Bristol Royal Infirmary

The Bristol Royal Infirmary is a teaching hospital and provides general and acute medicine and surgery, critical care, trauma & orthopedic care and emergency treatment. The Bristol Royal Infirmary is the centre for cardiothoracic services for the northern part of the South West region.

Did you know…that the Bristol Royal Infirmary's Old Building dates from 1737.

The Infirmary was founded with the pledges of 78 Bristol citizens who each gave between two and six guineas, to be used 'to benefit the poor sick'. 

From the day it opened its doors to outpatients on 20th May 1737, the Infirmary provided medical training - apprentices to the resident general practitioner, known as the Apothecary, shortly followed by surgical apprentices. Thirty-four outpatients were admitted, under the care of four physicians and two surgeons.

The Infirmary received its royal title from Queen Victoria in 1850. As its use grew, the hospital needed more space by the turn of the 20th century. The Trustees at the time asked Sir George White, a prominent Bristolian and transport entrepreneur, to spear-head a public appeal. The money raised, boosted by a donation from Sir George himself, enabled the King Edward Building to open in June 1912. The Queen's Building, which houses the majority of wards, was opened by the present Queen in 1973.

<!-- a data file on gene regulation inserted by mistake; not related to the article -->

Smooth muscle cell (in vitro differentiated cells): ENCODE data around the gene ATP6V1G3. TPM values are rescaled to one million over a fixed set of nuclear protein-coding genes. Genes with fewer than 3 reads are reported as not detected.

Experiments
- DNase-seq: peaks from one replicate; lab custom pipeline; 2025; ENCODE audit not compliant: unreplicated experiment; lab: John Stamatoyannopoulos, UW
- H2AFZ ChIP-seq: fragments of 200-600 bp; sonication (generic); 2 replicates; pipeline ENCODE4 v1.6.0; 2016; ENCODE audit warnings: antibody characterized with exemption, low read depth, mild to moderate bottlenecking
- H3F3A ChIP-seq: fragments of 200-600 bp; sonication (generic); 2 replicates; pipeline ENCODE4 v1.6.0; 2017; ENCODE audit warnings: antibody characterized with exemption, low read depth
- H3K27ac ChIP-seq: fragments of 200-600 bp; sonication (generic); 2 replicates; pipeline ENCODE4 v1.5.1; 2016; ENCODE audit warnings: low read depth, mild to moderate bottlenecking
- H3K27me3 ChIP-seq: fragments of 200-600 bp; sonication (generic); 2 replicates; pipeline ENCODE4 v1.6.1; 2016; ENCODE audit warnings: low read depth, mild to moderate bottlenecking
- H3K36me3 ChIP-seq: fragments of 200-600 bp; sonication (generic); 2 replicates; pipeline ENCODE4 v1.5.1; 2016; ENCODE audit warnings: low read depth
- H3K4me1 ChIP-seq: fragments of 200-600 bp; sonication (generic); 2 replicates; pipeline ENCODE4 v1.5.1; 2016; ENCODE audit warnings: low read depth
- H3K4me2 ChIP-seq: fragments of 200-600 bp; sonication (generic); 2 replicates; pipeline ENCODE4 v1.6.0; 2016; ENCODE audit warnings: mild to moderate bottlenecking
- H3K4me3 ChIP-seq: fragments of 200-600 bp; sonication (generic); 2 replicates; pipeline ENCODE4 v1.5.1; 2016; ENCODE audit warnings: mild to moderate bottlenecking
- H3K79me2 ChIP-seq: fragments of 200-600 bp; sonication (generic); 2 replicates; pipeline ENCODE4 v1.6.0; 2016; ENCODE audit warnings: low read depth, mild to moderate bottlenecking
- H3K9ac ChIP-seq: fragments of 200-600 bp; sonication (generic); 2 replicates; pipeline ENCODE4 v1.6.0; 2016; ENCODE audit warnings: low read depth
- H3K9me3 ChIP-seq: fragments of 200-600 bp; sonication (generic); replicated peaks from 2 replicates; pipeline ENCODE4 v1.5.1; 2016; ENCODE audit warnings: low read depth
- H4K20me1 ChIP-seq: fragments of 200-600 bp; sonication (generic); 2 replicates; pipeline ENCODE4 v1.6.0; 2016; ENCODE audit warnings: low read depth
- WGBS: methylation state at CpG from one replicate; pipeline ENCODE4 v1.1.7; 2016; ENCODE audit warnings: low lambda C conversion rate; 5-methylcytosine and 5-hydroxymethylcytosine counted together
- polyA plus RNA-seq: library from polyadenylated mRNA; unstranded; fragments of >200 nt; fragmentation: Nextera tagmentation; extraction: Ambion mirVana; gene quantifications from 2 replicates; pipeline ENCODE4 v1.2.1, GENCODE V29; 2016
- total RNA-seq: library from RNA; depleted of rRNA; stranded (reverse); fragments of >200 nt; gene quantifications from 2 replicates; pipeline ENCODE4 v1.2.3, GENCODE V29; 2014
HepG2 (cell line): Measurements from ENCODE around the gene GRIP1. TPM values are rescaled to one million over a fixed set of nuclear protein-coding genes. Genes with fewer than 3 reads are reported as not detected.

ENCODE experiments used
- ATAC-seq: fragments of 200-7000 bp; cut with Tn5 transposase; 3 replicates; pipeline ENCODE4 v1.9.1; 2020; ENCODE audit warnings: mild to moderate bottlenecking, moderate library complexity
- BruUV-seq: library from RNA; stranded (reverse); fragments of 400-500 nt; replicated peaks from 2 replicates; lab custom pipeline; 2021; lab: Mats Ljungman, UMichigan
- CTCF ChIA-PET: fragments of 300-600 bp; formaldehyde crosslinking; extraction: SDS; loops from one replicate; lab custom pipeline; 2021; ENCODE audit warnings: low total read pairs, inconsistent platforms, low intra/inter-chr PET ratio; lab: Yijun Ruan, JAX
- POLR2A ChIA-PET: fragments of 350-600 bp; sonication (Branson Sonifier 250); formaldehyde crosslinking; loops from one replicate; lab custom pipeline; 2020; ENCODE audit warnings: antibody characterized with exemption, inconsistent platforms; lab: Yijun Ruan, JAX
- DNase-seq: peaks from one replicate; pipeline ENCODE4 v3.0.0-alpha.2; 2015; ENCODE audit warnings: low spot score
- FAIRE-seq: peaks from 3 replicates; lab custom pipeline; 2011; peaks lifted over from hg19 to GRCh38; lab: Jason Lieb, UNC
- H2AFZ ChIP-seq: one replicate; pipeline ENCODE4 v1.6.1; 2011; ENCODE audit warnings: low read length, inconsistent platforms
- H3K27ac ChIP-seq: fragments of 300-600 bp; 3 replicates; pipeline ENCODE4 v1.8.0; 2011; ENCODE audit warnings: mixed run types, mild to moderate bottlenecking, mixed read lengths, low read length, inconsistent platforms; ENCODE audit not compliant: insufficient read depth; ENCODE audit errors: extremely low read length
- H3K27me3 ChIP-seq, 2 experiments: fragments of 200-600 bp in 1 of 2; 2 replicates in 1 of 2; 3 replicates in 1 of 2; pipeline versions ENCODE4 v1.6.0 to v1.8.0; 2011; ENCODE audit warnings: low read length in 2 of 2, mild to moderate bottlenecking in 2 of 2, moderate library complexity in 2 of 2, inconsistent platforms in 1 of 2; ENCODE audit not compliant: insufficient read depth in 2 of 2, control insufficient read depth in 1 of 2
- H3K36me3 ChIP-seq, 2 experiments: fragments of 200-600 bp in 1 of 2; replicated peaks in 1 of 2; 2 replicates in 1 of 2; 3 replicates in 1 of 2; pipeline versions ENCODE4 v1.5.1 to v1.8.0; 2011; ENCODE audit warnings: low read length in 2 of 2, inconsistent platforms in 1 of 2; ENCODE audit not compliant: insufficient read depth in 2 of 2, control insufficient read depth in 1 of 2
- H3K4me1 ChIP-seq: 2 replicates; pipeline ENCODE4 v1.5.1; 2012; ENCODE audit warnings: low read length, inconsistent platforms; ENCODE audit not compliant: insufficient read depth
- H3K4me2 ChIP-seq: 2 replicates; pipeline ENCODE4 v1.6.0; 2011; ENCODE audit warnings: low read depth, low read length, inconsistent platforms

Now another public appeal will help to build for its future. The Golden Gift Appeal will help to bring gold standard healthcare to Bristol and the BRI including state of the art equipment in the Intensive Care Unit and 16 individual rooms to provide privacy and dignity for end of life care and surgical patients.

Ways to help:

Every penny helps to pay for things that really matter to patients.